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A recent study has demonstrated that children with higher levels of physical activity are more likely to sustain an increased level of physical activity through to adolescence. Early intervention programs, such as the Healthy Start program could be beneficial in building healthy habits that children carry through life.

While we are all aware of the benefits of physical activity, in particular for children, the majority of children do not meet the recommended goal of at least 60 minutes of physical activity daily. Organized sports is one way that physical activity can be encouraged in children. A recent study has investigated childhood participation in organized sports, considered to be moderate- to vigorous-intensity physical activity (MVPA), to determine whether children’s participation encourages development of healthy habits that continue later in life. In addition, some studies have demonstrated that increased television viewing is associated with lower levels of physical activity. For this reason the study also aimed to determine TV viewing habits and trends in physical activity.

Participants for the study were derived from an ongoing study of bone health, the Iowa Bone Development Study. The participants were evaluated between 1998 and 2013, at the ages of 5, 8, 11, 13, 15, 17, and 19 years. Every 6 months the participants filled in a sports participation and television viewing questionnaire. For the purposes of the study, organized sports was considered to be team or individual sports which were either school-based or run by sporting clubs. The types of sports included baseball, softball, basketball, cheerleading, dance, football, golf, gymnastics, tumbling, ice hockey, figure skating, martial arts, track and field running, soccer, swimming, tennis, badminton, racquetball, volleyball, lacrosse, and wrestling.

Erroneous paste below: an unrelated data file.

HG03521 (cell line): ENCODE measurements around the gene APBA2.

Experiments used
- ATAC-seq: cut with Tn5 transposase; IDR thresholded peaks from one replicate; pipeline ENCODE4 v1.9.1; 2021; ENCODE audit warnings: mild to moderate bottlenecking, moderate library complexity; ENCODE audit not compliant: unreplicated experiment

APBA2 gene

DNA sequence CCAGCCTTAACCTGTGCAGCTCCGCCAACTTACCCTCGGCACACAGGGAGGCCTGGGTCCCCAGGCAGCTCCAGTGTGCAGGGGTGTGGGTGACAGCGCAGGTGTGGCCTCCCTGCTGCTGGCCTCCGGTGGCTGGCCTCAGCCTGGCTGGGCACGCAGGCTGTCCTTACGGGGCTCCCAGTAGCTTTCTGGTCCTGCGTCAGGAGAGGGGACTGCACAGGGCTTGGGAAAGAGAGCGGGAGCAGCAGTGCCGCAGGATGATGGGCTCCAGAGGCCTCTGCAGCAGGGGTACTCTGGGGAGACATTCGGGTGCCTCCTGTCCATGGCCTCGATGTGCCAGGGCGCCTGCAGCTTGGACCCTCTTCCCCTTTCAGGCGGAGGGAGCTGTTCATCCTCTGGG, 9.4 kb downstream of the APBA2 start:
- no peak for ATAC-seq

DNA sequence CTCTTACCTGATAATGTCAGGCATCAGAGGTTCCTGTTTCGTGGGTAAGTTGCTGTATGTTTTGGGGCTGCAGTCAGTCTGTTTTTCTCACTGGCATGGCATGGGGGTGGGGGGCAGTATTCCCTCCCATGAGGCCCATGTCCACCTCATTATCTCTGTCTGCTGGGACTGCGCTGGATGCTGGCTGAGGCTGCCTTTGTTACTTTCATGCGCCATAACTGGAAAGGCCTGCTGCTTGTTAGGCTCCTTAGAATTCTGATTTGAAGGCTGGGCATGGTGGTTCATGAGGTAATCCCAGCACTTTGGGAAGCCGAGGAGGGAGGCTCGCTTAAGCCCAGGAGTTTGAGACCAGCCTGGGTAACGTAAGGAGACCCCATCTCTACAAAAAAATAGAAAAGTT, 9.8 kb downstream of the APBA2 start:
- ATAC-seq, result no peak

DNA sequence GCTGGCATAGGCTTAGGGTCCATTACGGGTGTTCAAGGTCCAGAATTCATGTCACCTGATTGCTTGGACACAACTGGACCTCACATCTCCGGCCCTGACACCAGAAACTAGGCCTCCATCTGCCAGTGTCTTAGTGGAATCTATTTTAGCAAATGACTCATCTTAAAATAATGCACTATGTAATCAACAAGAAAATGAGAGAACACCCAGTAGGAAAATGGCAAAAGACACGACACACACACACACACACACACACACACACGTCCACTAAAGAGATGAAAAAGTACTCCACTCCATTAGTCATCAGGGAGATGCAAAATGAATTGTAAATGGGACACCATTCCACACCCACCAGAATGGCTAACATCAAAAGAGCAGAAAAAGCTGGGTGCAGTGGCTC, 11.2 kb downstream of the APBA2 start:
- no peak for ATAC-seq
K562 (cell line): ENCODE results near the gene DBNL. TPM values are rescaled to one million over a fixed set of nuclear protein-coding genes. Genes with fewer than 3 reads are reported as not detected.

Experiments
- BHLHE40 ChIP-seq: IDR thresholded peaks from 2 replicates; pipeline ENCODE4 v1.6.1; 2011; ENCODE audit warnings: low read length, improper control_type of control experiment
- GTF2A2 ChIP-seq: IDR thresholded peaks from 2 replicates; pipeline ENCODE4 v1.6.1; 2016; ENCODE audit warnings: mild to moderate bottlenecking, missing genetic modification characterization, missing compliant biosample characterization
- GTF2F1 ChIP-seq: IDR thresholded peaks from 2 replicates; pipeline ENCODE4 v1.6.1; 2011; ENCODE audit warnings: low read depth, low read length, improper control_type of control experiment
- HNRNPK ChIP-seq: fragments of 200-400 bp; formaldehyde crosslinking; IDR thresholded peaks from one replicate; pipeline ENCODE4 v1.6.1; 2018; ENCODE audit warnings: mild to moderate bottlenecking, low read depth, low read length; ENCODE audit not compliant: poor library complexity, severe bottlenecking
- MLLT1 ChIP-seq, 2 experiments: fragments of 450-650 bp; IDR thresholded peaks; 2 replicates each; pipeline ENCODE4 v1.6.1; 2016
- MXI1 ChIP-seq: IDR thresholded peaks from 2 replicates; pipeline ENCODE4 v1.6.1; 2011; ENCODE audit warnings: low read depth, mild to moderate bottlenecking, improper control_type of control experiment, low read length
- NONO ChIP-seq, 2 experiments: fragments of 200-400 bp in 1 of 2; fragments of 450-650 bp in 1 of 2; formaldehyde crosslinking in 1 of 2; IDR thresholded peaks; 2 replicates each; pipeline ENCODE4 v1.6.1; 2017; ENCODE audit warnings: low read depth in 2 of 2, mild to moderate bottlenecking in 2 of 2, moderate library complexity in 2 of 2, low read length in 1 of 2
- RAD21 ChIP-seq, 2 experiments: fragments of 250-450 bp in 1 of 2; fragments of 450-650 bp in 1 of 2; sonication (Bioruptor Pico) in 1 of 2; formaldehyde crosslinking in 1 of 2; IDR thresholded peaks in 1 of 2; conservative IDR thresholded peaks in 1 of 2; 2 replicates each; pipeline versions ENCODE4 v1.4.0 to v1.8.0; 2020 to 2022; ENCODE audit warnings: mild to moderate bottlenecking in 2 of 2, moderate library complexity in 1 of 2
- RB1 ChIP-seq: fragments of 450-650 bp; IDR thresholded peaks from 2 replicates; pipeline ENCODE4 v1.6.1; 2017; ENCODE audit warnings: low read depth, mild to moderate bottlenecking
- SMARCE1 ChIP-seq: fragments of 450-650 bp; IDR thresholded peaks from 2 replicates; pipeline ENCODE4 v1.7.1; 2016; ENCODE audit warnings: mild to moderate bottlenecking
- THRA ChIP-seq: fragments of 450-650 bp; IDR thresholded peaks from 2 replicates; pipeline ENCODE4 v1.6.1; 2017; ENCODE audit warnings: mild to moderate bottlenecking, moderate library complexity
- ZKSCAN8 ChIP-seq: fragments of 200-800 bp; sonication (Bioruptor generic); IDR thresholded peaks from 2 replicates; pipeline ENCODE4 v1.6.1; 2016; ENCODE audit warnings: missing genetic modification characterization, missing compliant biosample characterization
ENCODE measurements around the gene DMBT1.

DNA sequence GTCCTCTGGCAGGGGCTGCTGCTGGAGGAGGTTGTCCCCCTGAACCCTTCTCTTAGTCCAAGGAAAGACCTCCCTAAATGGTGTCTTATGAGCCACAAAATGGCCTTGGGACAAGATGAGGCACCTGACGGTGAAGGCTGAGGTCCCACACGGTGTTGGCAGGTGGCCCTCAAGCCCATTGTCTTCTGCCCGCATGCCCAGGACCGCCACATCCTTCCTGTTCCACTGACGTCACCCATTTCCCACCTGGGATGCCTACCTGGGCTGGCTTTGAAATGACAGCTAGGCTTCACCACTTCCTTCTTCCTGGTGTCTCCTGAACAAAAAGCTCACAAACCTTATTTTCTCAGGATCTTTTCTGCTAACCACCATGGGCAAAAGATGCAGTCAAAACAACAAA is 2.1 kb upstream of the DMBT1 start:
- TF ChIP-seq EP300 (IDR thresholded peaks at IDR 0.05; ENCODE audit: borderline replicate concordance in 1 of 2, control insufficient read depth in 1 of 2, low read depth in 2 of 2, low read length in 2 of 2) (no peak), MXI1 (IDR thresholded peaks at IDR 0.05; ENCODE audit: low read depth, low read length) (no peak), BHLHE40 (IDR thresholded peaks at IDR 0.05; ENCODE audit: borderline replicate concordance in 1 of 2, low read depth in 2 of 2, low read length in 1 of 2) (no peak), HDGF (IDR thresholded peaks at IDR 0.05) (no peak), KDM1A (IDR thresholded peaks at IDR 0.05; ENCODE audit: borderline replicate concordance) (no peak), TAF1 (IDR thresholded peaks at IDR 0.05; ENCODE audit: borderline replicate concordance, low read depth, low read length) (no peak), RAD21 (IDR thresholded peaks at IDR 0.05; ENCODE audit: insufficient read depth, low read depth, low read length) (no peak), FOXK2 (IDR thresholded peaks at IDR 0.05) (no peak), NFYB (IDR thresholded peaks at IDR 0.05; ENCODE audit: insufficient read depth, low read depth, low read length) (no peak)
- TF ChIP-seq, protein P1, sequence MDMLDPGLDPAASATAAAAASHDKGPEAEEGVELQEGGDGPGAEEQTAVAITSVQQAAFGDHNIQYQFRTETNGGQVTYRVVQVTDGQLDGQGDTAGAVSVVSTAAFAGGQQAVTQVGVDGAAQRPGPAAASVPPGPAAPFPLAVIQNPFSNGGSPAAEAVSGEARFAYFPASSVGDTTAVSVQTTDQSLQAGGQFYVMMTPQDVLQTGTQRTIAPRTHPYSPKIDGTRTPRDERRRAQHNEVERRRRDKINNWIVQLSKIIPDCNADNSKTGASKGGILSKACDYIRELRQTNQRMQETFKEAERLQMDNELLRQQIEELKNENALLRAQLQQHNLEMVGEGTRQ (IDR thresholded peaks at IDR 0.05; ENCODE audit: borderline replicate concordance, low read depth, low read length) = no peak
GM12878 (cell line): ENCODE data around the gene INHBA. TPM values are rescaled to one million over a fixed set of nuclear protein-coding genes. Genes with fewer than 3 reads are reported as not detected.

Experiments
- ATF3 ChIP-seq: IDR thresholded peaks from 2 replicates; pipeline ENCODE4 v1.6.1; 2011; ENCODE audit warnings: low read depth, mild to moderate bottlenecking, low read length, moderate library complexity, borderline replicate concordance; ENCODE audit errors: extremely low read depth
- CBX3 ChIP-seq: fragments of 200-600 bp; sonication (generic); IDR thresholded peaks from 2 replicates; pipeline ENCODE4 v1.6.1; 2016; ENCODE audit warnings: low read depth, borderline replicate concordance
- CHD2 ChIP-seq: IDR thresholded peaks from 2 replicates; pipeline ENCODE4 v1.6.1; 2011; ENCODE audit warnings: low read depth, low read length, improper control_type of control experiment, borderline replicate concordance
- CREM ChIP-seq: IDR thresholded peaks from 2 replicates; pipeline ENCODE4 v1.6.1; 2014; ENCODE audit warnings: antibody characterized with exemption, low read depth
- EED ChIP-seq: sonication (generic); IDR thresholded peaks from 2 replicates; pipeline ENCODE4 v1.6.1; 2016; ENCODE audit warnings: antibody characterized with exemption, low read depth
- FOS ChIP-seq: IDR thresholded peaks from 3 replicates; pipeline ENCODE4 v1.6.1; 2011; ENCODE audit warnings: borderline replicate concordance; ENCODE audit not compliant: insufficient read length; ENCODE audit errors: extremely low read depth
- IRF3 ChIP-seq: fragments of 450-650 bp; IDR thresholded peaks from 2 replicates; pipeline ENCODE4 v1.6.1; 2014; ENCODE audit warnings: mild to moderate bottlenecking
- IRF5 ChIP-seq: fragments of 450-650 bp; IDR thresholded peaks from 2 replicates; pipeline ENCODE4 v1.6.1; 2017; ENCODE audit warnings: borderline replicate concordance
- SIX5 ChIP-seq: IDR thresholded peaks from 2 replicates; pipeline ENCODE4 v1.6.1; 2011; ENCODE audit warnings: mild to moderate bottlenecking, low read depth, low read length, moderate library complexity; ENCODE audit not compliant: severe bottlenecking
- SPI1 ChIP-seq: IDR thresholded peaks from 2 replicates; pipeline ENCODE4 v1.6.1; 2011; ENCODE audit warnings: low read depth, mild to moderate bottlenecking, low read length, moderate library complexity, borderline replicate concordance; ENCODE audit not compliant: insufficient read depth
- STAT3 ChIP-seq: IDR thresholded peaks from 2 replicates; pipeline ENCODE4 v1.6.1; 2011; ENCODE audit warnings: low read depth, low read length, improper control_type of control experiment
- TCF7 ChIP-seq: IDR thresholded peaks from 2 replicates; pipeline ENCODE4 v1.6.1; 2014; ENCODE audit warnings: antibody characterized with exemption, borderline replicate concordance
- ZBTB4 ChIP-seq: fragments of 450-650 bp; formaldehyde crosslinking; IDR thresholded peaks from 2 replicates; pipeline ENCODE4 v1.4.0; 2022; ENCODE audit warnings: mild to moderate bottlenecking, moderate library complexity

The results of the study showed that overall, children tended to decrease their physical activity from childhood to young adulthood. It also demonstrated that children who are inactive at a young age remain inactive through to adolescence. The study also demonstrated that children who were considered to be consistently active also watched less TV. Their TV viewing habits decreased with age, while their physical activity remained high.

While children who participated in organized sports eventually discontinue their involvement, the authors suggest that organized sports may be an important way to increase physical activity. Creating good habits early in childhood can be beneficial in later life. While the results regarding the association between increased TV time and reduced physical activity were not clear in this study, the authors suggest that further investigation of this association would be beneficial.

The results of the study demonstrate that healthy habits developed early in childhood have lasting impact. ‘Healthy Start’ is a Canadian program that is aimed at increasing healthy eating and physical activity in early learning centres, childcare centres, and pre-kindergartens. The Université de Sherbrooke in collaboration with the University of Saskatchewan are currently enrolling participants for a clinical trial to evaluate the effectiveness of the Healthy Start program at improving physical activity and healthy eating in pre-school children. The study will measure levels of physical activity, physical literacy, and dietary intake in children involved in the Healthy Start program, compared with children who are not involved in the program. The researchers aim to enroll 735 participants between the ages of 3 and 5 years who are currently attending a pre-school program. The study will provide valuable information on the effectiveness of early intervention programs on healthy lifestyle parameters, potentially reducing the occurrence of childhood obesity.



Kwon, S, Janz, KF, Letuchy, EM, Burns, TL, Levy, SM. “Developmental Trajectories of Physical Activity, Sports, and Television Viewing During Childhood to Young Adulthood :  Iowa Bone Development Study” JAMA Pediatr. Published online May 18, 2015. doi:10.1001/jamapediatrics.2015.0327

Healthy Start Website Healthy Start to Increase Physical Activity and Improve Healthy Eating in Early Childcare Centres” Available from: Last Accessed: May 29, 2015.

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Written by Deborah Tallarigo, PhD

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